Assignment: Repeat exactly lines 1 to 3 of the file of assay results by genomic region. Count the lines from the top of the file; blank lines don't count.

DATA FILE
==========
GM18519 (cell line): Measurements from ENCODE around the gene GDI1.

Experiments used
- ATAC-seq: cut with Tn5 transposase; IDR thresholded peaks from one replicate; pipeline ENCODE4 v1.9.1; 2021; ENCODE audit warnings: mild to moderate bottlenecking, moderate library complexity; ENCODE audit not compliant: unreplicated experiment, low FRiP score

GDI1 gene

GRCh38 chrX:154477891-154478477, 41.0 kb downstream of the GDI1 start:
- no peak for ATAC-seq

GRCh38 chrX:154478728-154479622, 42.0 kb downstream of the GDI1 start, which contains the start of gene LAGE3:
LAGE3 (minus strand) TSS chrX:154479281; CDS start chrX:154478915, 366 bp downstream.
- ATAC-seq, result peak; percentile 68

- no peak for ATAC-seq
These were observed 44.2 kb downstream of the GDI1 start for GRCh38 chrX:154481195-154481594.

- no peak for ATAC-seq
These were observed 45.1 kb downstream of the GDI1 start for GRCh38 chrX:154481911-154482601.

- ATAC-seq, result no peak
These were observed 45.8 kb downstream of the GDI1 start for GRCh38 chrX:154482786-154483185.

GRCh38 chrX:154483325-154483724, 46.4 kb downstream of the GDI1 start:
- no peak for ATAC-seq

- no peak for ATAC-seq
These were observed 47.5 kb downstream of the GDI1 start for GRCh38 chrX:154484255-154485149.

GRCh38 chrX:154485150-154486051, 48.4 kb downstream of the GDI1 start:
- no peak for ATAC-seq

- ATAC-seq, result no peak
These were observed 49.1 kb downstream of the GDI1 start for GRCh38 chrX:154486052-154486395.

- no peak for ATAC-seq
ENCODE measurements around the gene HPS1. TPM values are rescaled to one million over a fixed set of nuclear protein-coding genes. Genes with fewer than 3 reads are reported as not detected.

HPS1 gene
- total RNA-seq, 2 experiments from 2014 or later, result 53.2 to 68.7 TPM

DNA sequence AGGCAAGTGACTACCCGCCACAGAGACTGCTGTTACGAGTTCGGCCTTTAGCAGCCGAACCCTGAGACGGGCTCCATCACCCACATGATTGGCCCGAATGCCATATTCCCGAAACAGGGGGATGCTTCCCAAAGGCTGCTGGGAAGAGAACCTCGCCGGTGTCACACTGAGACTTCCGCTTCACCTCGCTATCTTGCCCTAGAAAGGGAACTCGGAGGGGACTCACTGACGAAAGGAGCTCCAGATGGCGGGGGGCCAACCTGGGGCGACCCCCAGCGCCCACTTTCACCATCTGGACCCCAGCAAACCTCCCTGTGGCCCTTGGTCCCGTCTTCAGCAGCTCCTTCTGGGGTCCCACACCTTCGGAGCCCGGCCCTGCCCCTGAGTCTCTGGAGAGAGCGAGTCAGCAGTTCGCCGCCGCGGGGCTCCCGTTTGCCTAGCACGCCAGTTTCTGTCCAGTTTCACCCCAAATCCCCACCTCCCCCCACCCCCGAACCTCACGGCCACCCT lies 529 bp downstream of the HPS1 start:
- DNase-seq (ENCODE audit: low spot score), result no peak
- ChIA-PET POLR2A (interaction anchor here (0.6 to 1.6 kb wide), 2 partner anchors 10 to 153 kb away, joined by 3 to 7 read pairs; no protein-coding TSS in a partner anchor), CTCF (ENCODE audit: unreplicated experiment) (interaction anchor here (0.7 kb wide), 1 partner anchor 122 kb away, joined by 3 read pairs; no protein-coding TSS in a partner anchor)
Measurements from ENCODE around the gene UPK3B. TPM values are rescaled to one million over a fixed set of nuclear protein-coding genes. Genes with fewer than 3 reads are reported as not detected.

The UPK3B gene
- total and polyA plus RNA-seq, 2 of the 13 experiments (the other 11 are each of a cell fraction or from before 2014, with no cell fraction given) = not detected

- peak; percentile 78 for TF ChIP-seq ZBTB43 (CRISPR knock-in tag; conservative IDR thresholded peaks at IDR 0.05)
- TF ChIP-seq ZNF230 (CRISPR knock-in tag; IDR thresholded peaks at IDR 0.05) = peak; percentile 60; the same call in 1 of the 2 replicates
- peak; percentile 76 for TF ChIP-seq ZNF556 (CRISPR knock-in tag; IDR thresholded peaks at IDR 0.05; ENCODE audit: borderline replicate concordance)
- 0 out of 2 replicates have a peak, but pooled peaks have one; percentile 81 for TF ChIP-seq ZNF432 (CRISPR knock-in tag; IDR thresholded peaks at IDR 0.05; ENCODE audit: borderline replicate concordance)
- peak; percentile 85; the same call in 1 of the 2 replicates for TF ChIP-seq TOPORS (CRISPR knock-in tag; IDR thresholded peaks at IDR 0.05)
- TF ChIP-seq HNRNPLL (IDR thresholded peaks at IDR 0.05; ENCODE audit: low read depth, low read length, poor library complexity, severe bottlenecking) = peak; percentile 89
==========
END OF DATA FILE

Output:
GM18519 (cell line): Measurements from ENCODE around the gene GDI1.

Experiments used
- ATAC-seq: cut with Tn5 transposase; IDR thresholded peaks from one replicate; pipeline ENCODE4 v1.9.1; 2021; ENCODE audit warnings: mild to moderate bottlenecking, moderate library complexity; ENCODE audit not compliant: unreplicated experiment, low FRiP score